Rain spat on and off for much of Sunday, so I stayed home and attended to housework. Today would have been a delightful sailing day, but work calls. It feeds my boat habit, so I’m not complaining. I just hope the weekend has nice weather like this, too.

Tuesday, August 12, 2014

First Fig

My candle burns at both ends;
It will not last the night;
But ah, my foes, and oh, my friends—
It gives a lovely light!
--Edna St. Vincent Millay

This poem has floated through off and on in my mind since i was reacquainted with it last week. Funny what your brain forgets and then when it sees something again, it greets it like an old friend and wonders why it fell into that forgotten space.

This poem has knocked on my consciousness more often over the last 24 hours or so since hearing the news of Robin William's death. It saddened me that he most likely chose to end his life. [After initially posting this, i heard the suicide was confirmed.] Perhaps he simply grew tired of trying to outpace his demons or keep them at arm's length.

I didn't know him personally. Each time i saw him being interviewed or in any of the movies or tv shows i watched where he had a role, i always noticed his neverending energy and sometimes wondered if it would suddenly burn out, like a sparkler. I don't think i would have been as surprised had he died at a younger age as a lot of brillant people in the arts have. I suppose i was lulled into a place where he seemed to be managing all right, and i hoped he'd make it. That if he couldn't successfully harness all that energy, creativity, and ingenuity, he could at least hang on for the ride and not let go of the reins for a long, long time.

I am sorry that he was ready to let go.

It's made me reflect on the people who have come in and left my life, and on those dark times where i didn't know how i was going to hold on or for how much longer i could hold on. To date, each time i have, and am ultimately always glad i did so. I hope i am never in a place where suicide appears less painful than continuing on and getting through whatever darkness to the next place of light. I hope that when i let go of the reins, it's because it's time to let go.

And, for all i know, he knew it was time for him to let go, so he did.

I don't think every successful suicide is a cry for help that went beyond. I think that for some, they feel ready to do it and follow through. No histronics or threats, they just have a quiet moment and are ready.

When i worked as a waitress in a family restaurant, we had lots of regulars who'd stop in for a meal. One couple were a hoot, Jack and Lynn. They laughed a lot, and often made me laugh, even if i wasn't having a great day. Each was on their second marriage, and each had their first marriage go horribly wrong. Both were astounded that each was eager to try again and so happy not to be disappointed. Jack had some horrendous illness before i knew him, and Lyn said he nearly died. He was in the hospital for a long time and went in before Christmas. He told her he'd be out of that @#($( hospital at some point, so don't take the tree down. They had a cut tree that year, and Lynn kept the tree up. Jack was discharged in March. The tree barely had a needle left on it, but it scraggily stood all the same to welcome Jack home. Lynn said it might sound silly, but the tree gave her hope, and she wasn't going to take it down while Jack had a chance. That started a tradition for them where they kept up the tree an absurdly long time. By the time they were relating the story to me, they both laughed about it, although i still get a lump in my throat thinking about it.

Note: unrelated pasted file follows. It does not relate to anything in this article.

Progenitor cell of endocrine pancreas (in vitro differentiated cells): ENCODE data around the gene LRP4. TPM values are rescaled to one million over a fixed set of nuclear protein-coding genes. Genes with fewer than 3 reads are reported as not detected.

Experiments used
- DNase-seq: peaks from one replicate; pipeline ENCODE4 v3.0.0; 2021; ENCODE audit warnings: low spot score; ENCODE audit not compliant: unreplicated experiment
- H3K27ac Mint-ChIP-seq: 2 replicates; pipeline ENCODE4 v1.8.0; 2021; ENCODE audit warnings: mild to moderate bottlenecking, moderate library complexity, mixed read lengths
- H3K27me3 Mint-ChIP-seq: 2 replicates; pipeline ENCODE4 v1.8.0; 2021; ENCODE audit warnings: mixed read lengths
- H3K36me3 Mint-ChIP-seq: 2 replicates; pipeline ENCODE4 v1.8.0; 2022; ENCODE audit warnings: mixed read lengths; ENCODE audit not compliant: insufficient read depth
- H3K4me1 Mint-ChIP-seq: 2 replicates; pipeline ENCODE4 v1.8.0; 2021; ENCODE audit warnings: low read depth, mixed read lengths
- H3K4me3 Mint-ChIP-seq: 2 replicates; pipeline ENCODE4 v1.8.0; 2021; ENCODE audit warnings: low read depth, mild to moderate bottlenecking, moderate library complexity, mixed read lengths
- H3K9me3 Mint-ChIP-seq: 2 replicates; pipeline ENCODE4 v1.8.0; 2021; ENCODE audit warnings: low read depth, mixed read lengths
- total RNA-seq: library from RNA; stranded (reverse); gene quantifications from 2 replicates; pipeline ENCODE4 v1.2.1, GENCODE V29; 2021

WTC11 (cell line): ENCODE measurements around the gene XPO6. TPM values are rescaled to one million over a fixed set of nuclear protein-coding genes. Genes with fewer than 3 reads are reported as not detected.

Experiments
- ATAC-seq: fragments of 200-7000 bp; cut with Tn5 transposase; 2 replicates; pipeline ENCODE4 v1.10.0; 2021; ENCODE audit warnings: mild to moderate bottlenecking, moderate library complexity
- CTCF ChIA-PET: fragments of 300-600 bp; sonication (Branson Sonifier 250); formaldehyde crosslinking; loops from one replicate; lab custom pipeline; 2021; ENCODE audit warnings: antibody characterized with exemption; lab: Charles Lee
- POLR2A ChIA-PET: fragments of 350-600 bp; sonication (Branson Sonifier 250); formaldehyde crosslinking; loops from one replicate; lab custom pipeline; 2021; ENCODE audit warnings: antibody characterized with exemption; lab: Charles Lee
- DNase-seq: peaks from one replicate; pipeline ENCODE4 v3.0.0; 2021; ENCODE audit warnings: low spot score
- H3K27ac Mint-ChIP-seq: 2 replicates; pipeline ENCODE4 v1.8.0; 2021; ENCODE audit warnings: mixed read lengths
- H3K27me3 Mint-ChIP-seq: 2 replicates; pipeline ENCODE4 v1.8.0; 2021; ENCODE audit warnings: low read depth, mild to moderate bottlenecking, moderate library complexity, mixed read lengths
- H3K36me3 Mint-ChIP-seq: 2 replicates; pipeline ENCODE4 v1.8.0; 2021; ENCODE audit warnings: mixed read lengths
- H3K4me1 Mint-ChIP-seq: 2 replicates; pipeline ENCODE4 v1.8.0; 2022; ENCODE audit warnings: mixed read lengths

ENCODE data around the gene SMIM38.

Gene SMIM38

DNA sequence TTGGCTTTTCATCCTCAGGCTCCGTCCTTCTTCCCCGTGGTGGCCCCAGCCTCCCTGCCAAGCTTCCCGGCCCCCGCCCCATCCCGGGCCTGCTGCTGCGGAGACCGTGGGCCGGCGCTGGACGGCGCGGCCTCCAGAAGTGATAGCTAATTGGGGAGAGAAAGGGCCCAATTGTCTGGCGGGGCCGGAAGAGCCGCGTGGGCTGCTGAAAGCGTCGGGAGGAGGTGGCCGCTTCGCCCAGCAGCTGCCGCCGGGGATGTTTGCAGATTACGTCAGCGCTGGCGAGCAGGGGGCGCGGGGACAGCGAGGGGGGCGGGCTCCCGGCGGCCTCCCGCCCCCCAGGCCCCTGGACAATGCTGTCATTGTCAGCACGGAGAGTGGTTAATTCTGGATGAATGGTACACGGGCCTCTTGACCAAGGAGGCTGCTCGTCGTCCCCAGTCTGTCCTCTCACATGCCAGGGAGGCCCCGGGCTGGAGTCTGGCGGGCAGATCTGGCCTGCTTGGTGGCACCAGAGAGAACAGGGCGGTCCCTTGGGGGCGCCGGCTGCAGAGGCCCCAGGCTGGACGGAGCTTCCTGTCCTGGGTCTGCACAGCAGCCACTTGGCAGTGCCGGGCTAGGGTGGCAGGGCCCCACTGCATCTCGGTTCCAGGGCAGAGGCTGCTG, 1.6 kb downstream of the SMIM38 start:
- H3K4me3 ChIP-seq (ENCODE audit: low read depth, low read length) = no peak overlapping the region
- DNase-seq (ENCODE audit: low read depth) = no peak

Lynn said it's the weirdest thing how something so small or silly could change your life. She confided that she was ready to commit suicide. It was after her first marriage had been so horrible and ended. She hadn't yet met Jack, she felt her life was in the toilet, and she was going to off herself. She got all the paperwork squared away, cleaned the house well, and decided slashing her wrists was the way to go. She said there was an absolute certainty in her decision. It wasn't a cry for help, she simply decided that she was done with living. Period. Full stop. So, after tidying up the paperwork and living space, she was ready. Calmly, she went into the bathroom, turned on the water in the sink, looked at her face in the mirror before she took the razor blade to her wrists. She saw the determined look in her face and was ready.

She said she would have been successful, too, if it weren't for a friend who had a key to her place, knocked a short while later, knowing Lynn was home, and grew very concerned when she didn't answer. The friend found her, called emergency responders, and Lynn survived. Was angry as hell that her attempt had been unsuccessful. And then she met Jack, and was glad it had been unsuccessful. She wasn't angry with her friend any longer and would have done the same thing if the situation had been reversed.

"But," she emphasized to me, "When i had made my plan, i was ABSOLUTELY sure it was the right thing to do. I didn't tell anyone about it, because i knew they'd try to talk me out of it. I just calmly decided how and then picked a date."

She told me that on the other side of that attempt came the greatest joy she'd ever known, and she was sure in part, that she enjoyed it all the more because she very nearly didn't have chance to be present for it at all. Rather than make herself crazy with wondering about it, she accepted it as a gift.

And so i wonder, about those who are in that space where they feel ready to go. That this is the right thing. Is it? Or is it just around the corner from something wonderful, if only they could get through this patch?

It was a reminder to me that if i feel i'm in a dark place, i have options, even if it doesn't feel that way. And for my part, i need to be available to others in case they are struggling. A smile or kind word that costs me nothing to give might make a huge difference, like ripples from a small pebble tossed into a pond.